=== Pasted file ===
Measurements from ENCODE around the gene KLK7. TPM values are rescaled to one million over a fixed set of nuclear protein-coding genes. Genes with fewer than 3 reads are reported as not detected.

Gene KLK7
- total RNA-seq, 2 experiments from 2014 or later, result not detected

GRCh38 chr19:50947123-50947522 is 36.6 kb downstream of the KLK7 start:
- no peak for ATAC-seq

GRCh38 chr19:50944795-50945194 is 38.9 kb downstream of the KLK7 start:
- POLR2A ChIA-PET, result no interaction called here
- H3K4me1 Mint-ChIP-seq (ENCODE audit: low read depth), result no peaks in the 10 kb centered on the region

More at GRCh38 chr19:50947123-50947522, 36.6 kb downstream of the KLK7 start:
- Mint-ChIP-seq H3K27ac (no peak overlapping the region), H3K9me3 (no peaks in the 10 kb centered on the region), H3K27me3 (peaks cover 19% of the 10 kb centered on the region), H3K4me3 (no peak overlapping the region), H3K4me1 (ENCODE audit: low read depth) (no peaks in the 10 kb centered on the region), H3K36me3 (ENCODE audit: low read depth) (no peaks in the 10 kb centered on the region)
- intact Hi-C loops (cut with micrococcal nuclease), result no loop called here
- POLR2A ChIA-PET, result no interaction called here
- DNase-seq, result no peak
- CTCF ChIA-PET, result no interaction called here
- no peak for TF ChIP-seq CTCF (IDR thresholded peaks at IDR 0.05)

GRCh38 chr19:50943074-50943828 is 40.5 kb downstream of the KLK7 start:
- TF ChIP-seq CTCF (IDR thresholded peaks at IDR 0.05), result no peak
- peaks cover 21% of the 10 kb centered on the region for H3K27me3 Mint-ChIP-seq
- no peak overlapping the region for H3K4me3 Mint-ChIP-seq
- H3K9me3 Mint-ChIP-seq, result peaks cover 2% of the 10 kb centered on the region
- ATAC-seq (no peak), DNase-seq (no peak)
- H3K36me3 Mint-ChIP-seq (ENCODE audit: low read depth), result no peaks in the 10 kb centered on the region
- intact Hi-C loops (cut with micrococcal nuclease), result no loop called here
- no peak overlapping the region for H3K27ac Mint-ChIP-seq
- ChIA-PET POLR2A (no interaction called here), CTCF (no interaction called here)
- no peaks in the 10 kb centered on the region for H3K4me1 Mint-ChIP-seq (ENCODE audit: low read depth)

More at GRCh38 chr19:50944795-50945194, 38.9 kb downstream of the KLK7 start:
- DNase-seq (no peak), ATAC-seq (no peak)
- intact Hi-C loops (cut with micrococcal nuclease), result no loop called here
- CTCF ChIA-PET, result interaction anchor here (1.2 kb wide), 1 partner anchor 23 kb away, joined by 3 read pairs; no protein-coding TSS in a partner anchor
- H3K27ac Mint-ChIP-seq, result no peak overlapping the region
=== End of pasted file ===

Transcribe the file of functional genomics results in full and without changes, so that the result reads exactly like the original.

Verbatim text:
Measurements from ENCODE around the gene KLK7. TPM values are rescaled to one million over a fixed set of nuclear protein-coding genes. Genes with fewer than 3 reads are reported as not detected.

Gene KLK7
- total RNA-seq, 2 experiments from 2014 or later, result not detected

GRCh38 chr19:50947123-50947522 is 36.6 kb downstream of the KLK7 start:
- no peak for ATAC-seq

GRCh38 chr19:50944795-50945194 is 38.9 kb downstream of the KLK7 start:
- POLR2A ChIA-PET, result no interaction called here
- H3K4me1 Mint-ChIP-seq (ENCODE audit: low read depth), result no peaks in the 10 kb centered on the region

More at GRCh38 chr19:50947123-50947522, 36.6 kb downstream of the KLK7 start:
- Mint-ChIP-seq H3K27ac (no peak overlapping the region), H3K9me3 (no peaks in the 10 kb centered on the region), H3K27me3 (peaks cover 19% of the 10 kb centered on the region), H3K4me3 (no peak overlapping the region), H3K4me1 (ENCODE audit: low read depth) (no peaks in the 10 kb centered on the region), H3K36me3 (ENCODE audit: low read depth) (no peaks in the 10 kb centered on the region)
- intact Hi-C loops (cut with micrococcal nuclease), result no loop called here
- POLR2A ChIA-PET, result no interaction called here
- DNase-seq, result no peak
- CTCF ChIA-PET, result no interaction called here
- no peak for TF ChIP-seq CTCF (IDR thresholded peaks at IDR 0.05)

GRCh38 chr19:50943074-50943828 is 40.5 kb downstream of the KLK7 start:
- TF ChIP-seq CTCF (IDR thresholded peaks at IDR 0.05), result no peak
- peaks cover 21% of the 10 kb centered on the region for H3K27me3 Mint-ChIP-seq
- no peak overlapping the region for H3K4me3 Mint-ChIP-seq
- H3K9me3 Mint-ChIP-seq, result peaks cover 2% of the 10 kb centered on the region
- ATAC-seq (no peak), DNase-seq (no peak)
- H3K36me3 Mint-ChIP-seq (ENCODE audit: low read depth), result no peaks in the 10 kb centered on the region
- intact Hi-C loops (cut with micrococcal nuclease), result no loop called here
- no peak overlapping the region for H3K27ac Mint-ChIP-seq
- ChIA-PET POLR2A (no interaction called here), CTCF (no interaction called here)
- no peaks in the 10 kb centered on the region for H3K4me1 Mint-ChIP-seq (ENCODE audit: low read depth)

More at GRCh38 chr19:50944795-50945194, 38.9 kb downstream of the KLK7 start:
- DNase-seq (no peak), ATAC-seq (no peak)
- intact Hi-C loops (cut with micrococcal nuclease), result no loop called here
- CTCF ChIA-PET, result interaction anchor here (1.2 kb wide), 1 partner anchor 23 kb away, joined by 3 read pairs; no protein-coding TSS in a partner anchor
- H3K27ac Mint-ChIP-seq, result no peak overlapping the region